We, the United States, are legally bound by the international principle of non-refoulement which provides that no state shall return a refugee to a territory where her life or freedom would be threatened. Margarita fled the violence in Guatemala and after her first hearing in the U.S. immigration court in El Paso, she found herself living on the streets of Juárez, because the shelters were all full. Terrified, she finally found a room to shelter her and then never left because of the danger in the streets. She missed her next hearing because she was too afraid to go, and was ordered deported by the judge in her absence. She fled the violence in Guatemala, was caught in the violence in Mexico and without ever having a chance to voice her claim for asylum, found herself ordered deported back to Guatemala.

On Aug. 21, the Department of Homeland Security and Health and Human Services announced a new rule to undo the Flores Settlement that protected children from prolonged immigration detention. They intend to keep families detained with no time limit on the detention. Children are sleeping on the floor, and, according to the Department of Justice, a toothbrush and soap are not necessary to guarantee sanitary conditions for children. Wham! The wrecking ball strikes again.

Now the government denies asylum to anyone who passes through another country on their way to ask for asylum in the U.S., independent of that country’s safety, literally leaving only Canadians and Mexicans as legal claimants for asylum. Laura fled El Salvador with her mother and was told this week that she is not eligible for asylum in the U.S. because she did not ask for asylum in Guatemala or Mexico.

The U.S. has bullied Guatemala into an agreement that designates it as a “safe third country,” meaning that any asylum seeker from any country who is denied entry or denied asylum in the U.S. could be returned by the U.S. government to Guatemala instead of their country of origin, because Guatemala has been declared “safe.” Curious that at the same time, the State Department has encouraged U.S. citizens to “reconsider travel” to Guatemala because it is not safe.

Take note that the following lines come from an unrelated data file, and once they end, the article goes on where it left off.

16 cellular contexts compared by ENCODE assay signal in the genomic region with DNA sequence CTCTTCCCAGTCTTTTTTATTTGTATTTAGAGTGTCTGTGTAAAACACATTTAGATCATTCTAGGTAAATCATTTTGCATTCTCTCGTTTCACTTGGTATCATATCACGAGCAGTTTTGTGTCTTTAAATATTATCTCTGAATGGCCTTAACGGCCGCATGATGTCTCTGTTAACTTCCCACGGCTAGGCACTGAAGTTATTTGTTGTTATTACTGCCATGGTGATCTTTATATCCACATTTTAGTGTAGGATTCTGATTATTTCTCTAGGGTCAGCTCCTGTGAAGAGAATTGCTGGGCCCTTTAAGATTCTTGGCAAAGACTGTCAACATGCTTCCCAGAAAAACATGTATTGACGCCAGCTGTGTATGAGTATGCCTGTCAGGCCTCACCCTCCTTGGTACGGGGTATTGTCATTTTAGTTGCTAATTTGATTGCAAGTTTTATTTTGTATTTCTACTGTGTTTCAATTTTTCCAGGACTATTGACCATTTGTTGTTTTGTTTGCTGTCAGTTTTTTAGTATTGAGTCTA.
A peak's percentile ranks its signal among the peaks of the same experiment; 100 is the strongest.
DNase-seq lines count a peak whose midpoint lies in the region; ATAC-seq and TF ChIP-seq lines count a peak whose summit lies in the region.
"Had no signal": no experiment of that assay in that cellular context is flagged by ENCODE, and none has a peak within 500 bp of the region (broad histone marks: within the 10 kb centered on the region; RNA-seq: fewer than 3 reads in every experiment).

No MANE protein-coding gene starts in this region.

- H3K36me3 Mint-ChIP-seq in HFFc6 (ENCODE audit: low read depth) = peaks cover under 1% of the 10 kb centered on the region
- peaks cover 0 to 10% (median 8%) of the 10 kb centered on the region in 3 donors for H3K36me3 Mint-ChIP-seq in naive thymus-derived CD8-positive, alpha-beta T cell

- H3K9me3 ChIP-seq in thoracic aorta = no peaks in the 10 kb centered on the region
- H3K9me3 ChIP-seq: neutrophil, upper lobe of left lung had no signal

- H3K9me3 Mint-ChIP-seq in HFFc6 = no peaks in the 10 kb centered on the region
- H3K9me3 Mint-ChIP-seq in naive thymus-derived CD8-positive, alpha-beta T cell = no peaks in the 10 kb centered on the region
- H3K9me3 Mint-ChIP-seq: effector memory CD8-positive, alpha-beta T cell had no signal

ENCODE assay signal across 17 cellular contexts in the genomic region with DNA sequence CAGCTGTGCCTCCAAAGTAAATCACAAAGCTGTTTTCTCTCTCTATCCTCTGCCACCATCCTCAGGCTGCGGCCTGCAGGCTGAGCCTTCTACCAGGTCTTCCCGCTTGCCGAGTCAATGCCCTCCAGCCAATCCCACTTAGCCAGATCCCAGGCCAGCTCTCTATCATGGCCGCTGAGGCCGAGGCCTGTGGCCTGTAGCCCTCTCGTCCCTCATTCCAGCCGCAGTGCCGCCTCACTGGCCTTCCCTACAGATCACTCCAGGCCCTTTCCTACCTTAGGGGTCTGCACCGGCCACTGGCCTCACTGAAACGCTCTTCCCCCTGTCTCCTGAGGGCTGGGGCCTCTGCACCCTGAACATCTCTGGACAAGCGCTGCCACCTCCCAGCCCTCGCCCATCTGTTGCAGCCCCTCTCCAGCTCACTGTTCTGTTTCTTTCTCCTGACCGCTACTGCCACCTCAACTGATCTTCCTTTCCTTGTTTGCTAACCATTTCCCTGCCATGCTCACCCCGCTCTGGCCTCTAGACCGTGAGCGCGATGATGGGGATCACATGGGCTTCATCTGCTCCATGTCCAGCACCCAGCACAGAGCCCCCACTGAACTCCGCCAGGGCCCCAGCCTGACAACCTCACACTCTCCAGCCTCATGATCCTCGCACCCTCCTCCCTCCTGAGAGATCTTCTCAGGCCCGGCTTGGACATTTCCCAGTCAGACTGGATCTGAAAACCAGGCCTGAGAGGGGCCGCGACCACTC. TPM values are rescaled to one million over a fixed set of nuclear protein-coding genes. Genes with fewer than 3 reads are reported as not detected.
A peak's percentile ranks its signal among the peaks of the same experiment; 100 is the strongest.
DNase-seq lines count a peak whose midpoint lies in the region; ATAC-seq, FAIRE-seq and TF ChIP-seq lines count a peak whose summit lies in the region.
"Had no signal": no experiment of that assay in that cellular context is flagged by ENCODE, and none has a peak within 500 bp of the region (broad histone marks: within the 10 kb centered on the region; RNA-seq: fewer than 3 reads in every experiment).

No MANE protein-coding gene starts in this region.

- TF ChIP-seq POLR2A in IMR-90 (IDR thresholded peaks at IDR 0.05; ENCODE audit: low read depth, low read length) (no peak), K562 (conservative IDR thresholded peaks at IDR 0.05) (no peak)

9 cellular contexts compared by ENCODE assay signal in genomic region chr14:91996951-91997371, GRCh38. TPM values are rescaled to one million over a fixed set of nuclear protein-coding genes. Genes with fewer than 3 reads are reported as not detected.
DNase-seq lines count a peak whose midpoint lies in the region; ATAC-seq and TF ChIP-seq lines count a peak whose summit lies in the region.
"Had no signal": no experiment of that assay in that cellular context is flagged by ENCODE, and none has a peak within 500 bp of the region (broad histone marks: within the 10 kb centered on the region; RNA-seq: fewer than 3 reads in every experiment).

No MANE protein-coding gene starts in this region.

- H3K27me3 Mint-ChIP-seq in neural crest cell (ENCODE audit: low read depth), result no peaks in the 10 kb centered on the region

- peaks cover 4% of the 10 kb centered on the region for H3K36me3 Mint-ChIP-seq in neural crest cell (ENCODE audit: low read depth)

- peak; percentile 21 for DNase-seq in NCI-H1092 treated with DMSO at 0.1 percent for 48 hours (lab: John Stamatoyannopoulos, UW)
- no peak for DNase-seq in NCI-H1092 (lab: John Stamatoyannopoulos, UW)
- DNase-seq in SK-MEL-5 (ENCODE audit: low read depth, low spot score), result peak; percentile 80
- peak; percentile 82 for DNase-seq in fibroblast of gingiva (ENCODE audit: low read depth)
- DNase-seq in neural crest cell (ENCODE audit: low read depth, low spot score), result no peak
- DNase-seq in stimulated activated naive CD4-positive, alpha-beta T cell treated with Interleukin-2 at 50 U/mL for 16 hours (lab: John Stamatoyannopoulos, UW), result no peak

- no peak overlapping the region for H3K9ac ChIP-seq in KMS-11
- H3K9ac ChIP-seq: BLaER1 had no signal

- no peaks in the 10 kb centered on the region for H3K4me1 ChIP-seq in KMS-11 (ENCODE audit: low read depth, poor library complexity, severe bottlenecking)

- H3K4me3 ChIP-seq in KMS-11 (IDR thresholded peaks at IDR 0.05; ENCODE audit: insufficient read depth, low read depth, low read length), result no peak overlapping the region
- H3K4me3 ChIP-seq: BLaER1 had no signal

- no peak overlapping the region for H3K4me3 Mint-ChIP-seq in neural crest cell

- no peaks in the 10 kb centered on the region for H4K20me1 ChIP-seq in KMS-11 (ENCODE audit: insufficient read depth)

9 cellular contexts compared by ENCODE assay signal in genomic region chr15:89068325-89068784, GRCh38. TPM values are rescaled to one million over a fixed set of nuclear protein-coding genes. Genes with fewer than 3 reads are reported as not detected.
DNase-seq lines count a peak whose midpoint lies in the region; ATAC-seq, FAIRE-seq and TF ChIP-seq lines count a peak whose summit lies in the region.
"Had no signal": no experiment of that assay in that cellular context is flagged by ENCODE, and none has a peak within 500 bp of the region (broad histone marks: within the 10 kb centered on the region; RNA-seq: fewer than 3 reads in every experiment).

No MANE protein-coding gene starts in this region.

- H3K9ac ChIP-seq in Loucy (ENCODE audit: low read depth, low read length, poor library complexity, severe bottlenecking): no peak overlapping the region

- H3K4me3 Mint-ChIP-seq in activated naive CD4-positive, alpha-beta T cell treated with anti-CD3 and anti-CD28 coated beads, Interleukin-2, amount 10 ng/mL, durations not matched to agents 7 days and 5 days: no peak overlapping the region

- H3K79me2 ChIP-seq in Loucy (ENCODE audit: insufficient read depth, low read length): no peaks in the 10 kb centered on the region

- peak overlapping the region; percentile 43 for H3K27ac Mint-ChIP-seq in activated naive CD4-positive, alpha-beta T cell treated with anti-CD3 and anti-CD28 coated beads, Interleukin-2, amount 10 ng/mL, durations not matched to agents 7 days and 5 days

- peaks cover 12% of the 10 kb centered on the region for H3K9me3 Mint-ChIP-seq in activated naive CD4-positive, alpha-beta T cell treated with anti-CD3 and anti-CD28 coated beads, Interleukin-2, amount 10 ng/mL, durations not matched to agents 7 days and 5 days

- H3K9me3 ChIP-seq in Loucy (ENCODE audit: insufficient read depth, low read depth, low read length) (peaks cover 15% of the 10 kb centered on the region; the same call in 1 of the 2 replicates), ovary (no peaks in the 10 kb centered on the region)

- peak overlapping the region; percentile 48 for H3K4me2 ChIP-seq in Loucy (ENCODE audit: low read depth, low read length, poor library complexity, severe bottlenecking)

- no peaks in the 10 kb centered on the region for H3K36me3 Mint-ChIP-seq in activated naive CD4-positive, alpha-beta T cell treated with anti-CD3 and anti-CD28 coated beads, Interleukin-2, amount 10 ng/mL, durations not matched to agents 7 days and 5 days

The laundry list of unethical governmental actions continues, and the wrecking ball swings again. Immigrants who have received public assistance benefits, including Medicaid, will now be denied green cards and visas. The immigration court has now shut down essential due process protections like Friend of the Court and “Know Your Rights” training for those trapped in Mexico who have no access to attorneys except on the day of their hearings. Immigration attorneys who travel to Mexico to work with the migrants risk harassment at the border when they return to the U.S.

In his March 13, 2019, preface to the U.S. State Department Human Rights Reports, Secretary of State Mike Pompeo wrote, “The United States was founded on the premise that all persons [not “all citizens”] are created equal, that they are endowed by their Creator with certain unalienable Rights, that among these are Life, Liberty and the Pursuit of Happiness.” He further wrote that “individuals seeking reforms to end the wrongful interference in the exercise of unalienable rights – whether those individuals are in or out of government – will find a sympathetic friend and strong supporter in the United States of America.”

We have the capacity and the moral obligation to be that nation he describes, not the one we are today.

This article first appeared in the September-October 2019 News Notes of the Maryknoll Office for Global Concerns

 

Heidi Cerneka Heidi Cerneka
Heidi Cerneka is a Maryknoll lay missioner, who serves as an immigration attorney with Las Americas Immigrant Advocacy Center in El Paso, Texas.